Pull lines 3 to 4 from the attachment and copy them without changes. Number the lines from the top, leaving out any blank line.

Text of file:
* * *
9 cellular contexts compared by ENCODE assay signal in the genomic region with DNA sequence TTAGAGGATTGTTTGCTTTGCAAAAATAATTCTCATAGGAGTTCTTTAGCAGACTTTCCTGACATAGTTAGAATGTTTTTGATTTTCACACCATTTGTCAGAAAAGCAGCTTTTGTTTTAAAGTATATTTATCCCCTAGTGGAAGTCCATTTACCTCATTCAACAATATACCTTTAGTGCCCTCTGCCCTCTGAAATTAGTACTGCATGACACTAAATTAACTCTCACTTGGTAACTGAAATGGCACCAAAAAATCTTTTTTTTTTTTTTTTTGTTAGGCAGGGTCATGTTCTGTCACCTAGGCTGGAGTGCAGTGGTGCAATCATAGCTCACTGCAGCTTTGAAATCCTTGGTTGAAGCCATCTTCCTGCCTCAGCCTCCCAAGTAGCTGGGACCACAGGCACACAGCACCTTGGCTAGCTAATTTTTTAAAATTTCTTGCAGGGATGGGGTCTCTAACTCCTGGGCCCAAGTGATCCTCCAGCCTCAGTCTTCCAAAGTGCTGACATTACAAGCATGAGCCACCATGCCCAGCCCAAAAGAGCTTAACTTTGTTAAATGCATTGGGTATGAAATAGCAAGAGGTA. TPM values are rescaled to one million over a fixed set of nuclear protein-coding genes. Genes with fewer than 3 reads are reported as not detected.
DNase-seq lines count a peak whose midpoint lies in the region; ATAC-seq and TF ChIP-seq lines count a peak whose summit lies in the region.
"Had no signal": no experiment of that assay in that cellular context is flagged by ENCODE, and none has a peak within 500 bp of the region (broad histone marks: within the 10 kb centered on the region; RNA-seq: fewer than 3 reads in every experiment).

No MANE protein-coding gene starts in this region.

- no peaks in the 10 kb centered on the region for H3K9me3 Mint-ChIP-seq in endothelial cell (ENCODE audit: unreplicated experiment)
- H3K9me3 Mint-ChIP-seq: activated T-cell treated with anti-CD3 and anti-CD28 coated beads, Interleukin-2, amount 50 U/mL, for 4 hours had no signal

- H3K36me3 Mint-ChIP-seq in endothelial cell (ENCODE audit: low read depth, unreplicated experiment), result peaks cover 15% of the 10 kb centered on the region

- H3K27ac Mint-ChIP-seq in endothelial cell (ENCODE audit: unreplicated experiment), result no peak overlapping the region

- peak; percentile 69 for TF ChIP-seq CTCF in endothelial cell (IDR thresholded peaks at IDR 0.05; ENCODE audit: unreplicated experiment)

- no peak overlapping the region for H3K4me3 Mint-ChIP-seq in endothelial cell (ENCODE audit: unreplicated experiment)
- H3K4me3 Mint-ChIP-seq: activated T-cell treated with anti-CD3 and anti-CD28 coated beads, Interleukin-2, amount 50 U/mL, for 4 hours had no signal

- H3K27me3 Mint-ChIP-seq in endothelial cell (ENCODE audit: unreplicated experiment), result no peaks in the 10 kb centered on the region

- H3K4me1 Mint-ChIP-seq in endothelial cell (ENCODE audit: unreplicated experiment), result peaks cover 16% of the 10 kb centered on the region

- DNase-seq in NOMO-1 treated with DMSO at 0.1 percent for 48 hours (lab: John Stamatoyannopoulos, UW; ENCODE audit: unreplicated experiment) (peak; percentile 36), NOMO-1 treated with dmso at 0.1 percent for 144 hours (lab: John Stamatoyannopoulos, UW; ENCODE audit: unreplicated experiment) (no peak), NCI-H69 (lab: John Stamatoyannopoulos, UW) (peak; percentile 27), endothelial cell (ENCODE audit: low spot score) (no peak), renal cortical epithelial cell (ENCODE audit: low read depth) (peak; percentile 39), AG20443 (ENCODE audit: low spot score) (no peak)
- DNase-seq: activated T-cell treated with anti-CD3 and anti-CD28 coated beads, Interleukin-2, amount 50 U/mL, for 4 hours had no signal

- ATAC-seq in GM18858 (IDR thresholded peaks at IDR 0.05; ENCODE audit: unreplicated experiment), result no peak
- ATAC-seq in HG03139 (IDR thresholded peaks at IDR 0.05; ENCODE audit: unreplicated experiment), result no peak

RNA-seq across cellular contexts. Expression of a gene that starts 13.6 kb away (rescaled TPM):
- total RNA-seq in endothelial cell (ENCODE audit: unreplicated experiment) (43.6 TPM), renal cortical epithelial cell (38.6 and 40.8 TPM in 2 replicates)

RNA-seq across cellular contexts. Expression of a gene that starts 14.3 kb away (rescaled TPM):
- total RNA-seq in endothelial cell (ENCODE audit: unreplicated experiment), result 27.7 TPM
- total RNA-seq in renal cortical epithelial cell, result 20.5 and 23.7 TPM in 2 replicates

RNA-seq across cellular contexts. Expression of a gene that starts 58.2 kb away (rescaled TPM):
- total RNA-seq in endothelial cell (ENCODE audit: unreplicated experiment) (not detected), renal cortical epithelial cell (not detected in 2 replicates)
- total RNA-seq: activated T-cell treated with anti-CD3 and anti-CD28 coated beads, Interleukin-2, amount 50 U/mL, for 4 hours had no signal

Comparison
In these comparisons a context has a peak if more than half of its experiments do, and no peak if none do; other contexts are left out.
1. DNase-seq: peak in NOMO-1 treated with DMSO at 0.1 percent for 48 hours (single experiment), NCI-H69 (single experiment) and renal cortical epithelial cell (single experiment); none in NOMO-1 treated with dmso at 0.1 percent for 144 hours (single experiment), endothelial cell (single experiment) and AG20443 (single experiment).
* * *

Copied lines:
"Had no signal": no experiment of that assay in that cellular context is flagged by ENCODE, and none has a peak within 500 bp of the region (broad histone marks: within the 10 kb centered on the region; RNA-seq: fewer than 3 reads in every experiment).

No MANE protein-coding gene starts in this region.